The Portland Oregonian has stopped using the names of sports teams that might offend ethnic groups. Editors won't discuss the new policy, but it doesn't seem to apply to all groups equally. The only names specifically banned are "Braves," "Redskins," "Indians," and "Redmen." (The paper now refers to "the Atlanta baseball team," for example, not to "the Atlanta Braves.") Meanwhile, the Vikings will still be sullying the reputations of Scandinavians in Minnesota, the Fighting Irish will still be perpetuating the image of the angry mick in South Bend, and the Los Angeles Dodgers will still be an affront to Democratic presidential candidates.

Meanwhile, the Oregon legislature is considering a bill that would require people living in houses designated as historical monuments to open their homes, free of charge, to the public.

In California, U.S. Civil Rights Commissioner William Allen is running for the Republican nomination for the U.S. Senate. Allen is both a conservative and a Christian, but apparently neither conservative enough nor Christian enough to suit God. It seems a group called the Christian Political Leaders in California wrote a letter to Allen warning that his candidacy indirectly aids "the forces of darkness" and that he would be disciplined by God "however he sees fit." Some of the group's members have ties to one of Allen's opponents, Rep. William Dannemeyer.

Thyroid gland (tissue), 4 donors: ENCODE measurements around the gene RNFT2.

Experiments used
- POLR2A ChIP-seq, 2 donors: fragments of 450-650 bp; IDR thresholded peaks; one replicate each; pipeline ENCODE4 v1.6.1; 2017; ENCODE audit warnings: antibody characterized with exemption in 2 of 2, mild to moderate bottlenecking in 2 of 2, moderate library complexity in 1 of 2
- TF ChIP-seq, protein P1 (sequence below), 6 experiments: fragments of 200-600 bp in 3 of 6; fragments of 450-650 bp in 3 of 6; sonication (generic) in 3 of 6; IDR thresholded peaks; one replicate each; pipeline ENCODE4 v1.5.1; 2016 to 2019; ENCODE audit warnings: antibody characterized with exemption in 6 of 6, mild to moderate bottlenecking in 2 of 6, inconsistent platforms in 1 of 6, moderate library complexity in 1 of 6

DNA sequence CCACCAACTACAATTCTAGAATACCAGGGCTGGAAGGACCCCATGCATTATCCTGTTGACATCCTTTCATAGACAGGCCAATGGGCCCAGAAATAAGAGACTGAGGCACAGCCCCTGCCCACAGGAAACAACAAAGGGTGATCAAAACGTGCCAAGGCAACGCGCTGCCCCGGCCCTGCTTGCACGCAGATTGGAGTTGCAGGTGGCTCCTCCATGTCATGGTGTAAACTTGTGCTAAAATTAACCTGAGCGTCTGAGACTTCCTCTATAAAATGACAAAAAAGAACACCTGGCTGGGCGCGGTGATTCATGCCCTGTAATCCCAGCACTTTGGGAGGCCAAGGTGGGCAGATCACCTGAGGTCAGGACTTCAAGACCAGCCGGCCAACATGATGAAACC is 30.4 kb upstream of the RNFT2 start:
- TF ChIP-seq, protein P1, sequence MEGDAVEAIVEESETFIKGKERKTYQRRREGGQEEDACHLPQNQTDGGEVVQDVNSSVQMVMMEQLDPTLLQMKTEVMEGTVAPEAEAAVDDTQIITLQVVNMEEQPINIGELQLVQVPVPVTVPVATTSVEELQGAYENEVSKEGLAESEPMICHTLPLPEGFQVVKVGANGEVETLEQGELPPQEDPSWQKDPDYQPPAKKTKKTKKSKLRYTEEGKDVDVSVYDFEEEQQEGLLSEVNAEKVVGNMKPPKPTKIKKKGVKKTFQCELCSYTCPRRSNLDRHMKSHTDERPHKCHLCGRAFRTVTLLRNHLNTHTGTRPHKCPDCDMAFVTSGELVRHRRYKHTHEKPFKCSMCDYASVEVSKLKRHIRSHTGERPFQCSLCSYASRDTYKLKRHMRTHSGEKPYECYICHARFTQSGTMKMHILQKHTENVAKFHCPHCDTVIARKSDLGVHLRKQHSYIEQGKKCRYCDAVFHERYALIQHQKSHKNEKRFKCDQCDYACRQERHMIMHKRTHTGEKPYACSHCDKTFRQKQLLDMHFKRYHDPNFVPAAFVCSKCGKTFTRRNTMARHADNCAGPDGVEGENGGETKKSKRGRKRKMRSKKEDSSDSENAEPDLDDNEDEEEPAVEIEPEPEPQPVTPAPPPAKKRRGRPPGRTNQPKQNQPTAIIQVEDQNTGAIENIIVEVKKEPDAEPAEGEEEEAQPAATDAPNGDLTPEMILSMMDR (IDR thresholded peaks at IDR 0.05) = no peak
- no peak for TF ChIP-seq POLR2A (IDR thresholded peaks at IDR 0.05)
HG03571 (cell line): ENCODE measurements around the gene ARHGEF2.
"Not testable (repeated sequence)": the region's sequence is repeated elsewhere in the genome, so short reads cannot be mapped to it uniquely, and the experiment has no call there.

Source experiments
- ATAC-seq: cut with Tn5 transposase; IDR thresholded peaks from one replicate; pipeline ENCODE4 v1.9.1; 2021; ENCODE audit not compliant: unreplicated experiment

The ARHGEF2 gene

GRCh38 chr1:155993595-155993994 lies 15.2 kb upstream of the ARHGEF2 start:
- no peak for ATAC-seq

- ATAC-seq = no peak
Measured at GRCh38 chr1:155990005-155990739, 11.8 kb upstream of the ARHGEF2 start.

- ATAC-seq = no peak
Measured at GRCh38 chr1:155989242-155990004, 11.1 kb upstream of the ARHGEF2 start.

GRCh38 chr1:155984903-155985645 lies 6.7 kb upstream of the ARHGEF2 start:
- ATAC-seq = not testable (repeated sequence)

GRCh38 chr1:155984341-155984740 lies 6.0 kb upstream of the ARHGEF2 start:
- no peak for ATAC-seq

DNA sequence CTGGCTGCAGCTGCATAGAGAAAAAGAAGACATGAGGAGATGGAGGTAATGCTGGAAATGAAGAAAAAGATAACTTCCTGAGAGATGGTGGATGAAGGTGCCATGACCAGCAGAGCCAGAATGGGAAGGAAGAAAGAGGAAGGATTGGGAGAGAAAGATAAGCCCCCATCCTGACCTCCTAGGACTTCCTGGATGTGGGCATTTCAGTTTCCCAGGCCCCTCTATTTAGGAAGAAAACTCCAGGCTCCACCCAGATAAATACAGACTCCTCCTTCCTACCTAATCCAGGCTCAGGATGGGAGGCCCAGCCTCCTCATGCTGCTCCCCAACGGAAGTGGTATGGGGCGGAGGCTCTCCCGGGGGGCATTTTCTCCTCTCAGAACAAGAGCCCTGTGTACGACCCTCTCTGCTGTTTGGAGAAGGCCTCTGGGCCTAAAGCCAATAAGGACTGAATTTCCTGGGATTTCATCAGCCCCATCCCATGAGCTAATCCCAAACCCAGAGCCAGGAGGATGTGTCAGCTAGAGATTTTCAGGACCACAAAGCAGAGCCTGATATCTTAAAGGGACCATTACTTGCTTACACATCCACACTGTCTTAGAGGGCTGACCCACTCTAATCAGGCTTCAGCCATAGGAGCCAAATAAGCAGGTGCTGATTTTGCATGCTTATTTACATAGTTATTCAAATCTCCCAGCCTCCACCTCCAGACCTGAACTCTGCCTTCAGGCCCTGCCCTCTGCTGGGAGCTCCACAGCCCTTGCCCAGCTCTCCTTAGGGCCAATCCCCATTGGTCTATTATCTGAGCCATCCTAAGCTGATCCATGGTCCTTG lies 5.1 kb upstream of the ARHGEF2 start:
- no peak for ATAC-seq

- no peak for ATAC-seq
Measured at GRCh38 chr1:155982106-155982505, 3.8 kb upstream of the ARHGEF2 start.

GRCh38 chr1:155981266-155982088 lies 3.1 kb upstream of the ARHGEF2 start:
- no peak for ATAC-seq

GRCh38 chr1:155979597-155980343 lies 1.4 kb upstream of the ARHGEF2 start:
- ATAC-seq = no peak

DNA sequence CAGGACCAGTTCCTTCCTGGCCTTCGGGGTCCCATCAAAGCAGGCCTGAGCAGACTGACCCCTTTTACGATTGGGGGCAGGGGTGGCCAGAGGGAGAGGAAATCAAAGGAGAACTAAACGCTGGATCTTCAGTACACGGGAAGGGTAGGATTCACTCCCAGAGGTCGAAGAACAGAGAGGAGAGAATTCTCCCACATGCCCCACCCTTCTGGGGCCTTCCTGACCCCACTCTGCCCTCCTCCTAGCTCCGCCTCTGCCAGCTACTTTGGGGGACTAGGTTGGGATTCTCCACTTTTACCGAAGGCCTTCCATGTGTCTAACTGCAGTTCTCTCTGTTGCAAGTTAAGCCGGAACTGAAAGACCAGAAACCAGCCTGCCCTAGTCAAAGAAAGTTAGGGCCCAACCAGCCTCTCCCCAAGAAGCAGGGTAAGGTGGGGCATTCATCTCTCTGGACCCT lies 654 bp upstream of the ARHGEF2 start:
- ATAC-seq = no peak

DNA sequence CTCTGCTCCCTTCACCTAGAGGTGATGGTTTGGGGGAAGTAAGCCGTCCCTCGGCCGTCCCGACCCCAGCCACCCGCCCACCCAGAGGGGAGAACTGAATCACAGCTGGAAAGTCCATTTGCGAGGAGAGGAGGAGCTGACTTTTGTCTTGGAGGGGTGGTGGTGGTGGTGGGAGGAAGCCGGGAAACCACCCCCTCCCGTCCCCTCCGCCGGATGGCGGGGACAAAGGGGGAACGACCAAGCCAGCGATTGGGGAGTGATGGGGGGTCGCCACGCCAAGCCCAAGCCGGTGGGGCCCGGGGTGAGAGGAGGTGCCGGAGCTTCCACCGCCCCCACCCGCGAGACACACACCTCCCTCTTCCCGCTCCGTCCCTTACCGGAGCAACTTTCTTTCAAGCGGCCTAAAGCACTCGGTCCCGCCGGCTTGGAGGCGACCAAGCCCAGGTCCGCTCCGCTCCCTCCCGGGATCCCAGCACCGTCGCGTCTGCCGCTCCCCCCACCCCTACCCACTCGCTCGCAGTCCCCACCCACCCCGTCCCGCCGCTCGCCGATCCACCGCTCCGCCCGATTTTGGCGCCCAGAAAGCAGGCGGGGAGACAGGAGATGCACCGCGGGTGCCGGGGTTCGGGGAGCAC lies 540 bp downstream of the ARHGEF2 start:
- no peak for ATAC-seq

A group of motorcyclists has filed suit challenging California's new mandatory-helmet law. A Sikh contends that the law forces him to violate his faith by removing his turban; a hard-of-hearing man says the law is biased against the handicapped because helmets generate head-pounding feedback from his hearing aids. But Assemblyman Richard Floyd (D–Gardena), the concerned legislator who authored the law, dismisses the suit. Regarding the Sikh, Floyd said, "Quite frankly, my dear, I don't give a damn. He can wrap his turban around his helmet." As for the hard-of-hearing man, Floyd said, "As far as I'm concerned, that SOB can walk."

In Greenfield, California (it's been a silly month for the state), city planners now require builders to put two bicycles in every new home. The city wants to reduce smog by encouraging people to bike. Greenfield has one stoplight, 8,000 residents, and a city council with too much time on its hands.

And all over the state of California, members of the California Teachers Association are trying to sabotage efforts to put a school-voucher initiative on the November ballot. David J. Harner, head of the group sponsoring the initiative, says that CTA members are threatening people who sign the initiative petition and physically blocking people from signing petitions. In one case, he says, CTA members actually formed a human chain around the petition. Threats? Physical confrontations? Civics classes in California must be interesting.

A few years ago, the Italian socialists got porn star Cicciolina a seat in parliament. In a possible effort to catch up, the neofascist MSI party is now running a topless model for a seat in the legislature. Pollsters say the model, Alessandra Mussolini (who is also the granddaughter of a former European leader), has a good chance of winning.

Washington City Paper editor Jack Shafer reports that he recently got a phone call from Fairness and Accuracy in Reporting, the left-wing press critics. FAIR is checking into rumors that Washington Post writer Sally Quinn might be having an affair with former Post editor Ben Bradlee. Shafer said he didn't know anything about an affair, but Bradlee and Quinn have been married to each other for 13 years.